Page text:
Stressing the growing role of the International Programme for the Development of Communication (IPDC) of UNESCO, whose Intergovernmental Council decided, at its February 1992 session, to give priority to projects which seek to reinforce independent and pluralistic media;
Noting the vital need and the importance of access by women to free expression and decision-making in the field of media;
Noting with appreciation the statements made at the opening of the Seminar, by the United Nations Assistant Secretary General for Public Information on behalf of the Secretary General and the Assistant Director-General for Communication, Information and Informatics of UNESCO on behalf of the Director General;
Expressing our sincere appreciation to the United Nations and UNESCO for organizing the Seminar;
Expressing also our sincere appreciation to all the intergovernmental, governmental and non- governmental bodies, organizations, agencies and foundations which contributed to the United Nations/UNESCO effort to organize the Seminar;
Expressing our gratitude to the Government, people, and media Organizations and professionals of the Republic of Yemen for their kind hospitality which facilitated the success of the Seminar.
Fully support and express our commitment to the principles of the Declaration of Windhoek, acknowledging its crucial importance for promoting free, independent and pluralistic print and broadcast media in all regions of the world and seek practical application of the principles enshrined in this Declaration;
Welcome the worldwide trend towards democracy, freedom of expression and press freedom, recognize efforts by a number of Arab countries in this direction and urge all Arab states to participate in this historic process;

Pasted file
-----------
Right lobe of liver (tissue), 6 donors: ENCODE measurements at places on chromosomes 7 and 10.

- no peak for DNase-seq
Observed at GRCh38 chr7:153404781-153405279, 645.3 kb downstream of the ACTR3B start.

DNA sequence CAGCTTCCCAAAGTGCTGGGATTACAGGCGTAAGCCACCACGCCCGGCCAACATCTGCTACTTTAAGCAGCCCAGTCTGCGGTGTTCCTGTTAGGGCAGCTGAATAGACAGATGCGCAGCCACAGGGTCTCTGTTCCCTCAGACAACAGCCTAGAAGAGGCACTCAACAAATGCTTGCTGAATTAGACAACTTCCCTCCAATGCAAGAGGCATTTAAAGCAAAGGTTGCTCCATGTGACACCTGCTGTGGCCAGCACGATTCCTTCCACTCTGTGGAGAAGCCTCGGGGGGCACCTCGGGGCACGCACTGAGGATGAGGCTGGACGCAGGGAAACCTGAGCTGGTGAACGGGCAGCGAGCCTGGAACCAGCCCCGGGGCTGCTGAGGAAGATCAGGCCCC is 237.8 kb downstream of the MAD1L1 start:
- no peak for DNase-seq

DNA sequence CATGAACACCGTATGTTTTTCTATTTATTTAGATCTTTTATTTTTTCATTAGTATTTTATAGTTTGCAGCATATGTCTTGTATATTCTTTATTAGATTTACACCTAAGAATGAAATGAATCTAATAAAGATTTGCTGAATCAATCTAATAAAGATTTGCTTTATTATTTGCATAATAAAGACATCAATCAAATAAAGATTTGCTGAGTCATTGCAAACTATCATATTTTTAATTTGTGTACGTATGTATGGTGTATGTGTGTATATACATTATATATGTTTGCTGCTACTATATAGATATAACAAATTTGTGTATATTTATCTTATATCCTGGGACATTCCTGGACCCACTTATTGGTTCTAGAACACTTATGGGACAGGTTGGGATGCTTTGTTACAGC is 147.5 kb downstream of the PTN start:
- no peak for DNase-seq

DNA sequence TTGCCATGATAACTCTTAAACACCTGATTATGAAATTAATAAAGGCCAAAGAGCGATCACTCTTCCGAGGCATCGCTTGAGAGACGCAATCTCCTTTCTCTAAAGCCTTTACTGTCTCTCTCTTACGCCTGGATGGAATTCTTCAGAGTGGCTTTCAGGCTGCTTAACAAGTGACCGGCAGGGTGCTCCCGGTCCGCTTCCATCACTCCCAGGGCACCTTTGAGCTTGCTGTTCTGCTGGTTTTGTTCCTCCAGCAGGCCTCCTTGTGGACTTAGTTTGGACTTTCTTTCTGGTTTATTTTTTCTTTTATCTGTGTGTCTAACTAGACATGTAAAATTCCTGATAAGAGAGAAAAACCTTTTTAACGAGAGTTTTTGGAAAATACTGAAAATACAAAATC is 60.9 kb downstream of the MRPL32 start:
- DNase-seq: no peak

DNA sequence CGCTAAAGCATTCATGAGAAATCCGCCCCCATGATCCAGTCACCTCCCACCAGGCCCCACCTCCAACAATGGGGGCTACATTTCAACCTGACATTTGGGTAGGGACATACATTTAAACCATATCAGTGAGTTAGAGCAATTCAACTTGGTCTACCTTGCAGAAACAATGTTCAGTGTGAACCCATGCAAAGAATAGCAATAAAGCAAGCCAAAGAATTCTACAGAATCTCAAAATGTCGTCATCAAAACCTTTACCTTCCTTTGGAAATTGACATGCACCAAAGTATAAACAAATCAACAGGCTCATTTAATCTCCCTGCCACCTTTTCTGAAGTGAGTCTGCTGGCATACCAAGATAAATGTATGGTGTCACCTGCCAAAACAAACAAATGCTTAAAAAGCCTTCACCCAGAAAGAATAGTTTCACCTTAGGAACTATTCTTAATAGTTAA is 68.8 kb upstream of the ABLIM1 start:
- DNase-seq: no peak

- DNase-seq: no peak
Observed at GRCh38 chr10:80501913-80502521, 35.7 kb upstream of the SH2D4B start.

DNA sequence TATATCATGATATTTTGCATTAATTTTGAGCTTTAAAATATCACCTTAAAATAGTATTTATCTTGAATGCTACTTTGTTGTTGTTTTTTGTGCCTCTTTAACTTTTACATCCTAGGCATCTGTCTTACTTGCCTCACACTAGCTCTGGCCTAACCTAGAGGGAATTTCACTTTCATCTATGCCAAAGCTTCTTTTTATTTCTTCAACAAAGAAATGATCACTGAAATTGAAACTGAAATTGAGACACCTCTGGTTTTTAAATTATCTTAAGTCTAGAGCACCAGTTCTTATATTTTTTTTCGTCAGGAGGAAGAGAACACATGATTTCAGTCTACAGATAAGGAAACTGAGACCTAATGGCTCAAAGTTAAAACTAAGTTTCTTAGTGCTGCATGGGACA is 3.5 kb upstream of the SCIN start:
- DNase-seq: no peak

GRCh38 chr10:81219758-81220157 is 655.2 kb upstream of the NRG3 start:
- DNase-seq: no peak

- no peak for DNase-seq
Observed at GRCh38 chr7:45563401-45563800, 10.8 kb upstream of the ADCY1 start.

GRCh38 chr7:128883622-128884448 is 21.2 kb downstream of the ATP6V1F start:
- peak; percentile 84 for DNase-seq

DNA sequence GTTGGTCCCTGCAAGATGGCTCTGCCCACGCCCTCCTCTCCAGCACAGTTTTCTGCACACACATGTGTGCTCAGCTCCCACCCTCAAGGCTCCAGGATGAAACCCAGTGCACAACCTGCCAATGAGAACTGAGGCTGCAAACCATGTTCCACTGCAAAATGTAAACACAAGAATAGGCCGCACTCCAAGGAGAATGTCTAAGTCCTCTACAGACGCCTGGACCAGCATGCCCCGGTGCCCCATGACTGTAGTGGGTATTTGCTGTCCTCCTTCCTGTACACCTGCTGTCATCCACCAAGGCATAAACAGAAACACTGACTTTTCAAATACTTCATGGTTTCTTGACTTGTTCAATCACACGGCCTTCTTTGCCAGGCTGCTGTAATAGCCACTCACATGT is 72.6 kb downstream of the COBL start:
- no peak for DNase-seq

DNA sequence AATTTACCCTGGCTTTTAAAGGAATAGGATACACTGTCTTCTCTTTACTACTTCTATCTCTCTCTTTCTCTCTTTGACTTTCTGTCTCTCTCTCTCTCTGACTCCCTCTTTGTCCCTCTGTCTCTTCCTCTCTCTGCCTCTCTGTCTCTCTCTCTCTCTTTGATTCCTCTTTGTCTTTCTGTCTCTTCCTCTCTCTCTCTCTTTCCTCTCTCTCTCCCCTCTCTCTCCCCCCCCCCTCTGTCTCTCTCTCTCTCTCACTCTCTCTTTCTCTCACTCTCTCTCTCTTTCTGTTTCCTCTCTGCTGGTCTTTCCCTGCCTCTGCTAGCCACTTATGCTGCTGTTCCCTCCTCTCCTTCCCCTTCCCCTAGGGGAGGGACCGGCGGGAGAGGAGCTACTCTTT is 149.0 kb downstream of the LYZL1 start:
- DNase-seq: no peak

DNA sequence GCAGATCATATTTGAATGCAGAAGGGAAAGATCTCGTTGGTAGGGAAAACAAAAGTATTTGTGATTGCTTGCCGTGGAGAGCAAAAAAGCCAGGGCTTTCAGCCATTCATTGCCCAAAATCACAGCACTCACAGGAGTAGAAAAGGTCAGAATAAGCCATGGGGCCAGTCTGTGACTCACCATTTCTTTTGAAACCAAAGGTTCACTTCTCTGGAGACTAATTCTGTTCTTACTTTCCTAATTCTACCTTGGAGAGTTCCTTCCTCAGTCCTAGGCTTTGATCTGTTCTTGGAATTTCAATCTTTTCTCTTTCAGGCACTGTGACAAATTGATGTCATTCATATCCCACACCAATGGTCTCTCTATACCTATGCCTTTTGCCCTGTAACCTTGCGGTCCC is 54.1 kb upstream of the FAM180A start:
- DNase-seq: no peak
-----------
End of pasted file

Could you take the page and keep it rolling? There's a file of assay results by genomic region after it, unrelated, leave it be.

Believe that the advent of new information and communication technologies contributes to genuine cooperation, development, democracy and peace; acknowledge, however, that these technologies can be used to manipulate public opinion; and note that some governments do exploit the perceived threat of such technologies to justify curtailing of press freedom;
Deplore that, in the Arab World, journalists, publishers and other media practitioners continue to be victims of harassment, physical assault, threats, arrest, detention, torture, abduction, exile and murder. They are also subject to economic and political pressures, including dismissal, censorship, curbs on travel as well as passport withdrawals or visa denials. In addition to limitations on the free flow of news and information, and on the circulation of periodicals within countries and across national borders, the media is also subject to restrictions in the use of newsprint and other professional equipment and material. Licensing systems and abusive controls limit the opportunity to publish or broadcast;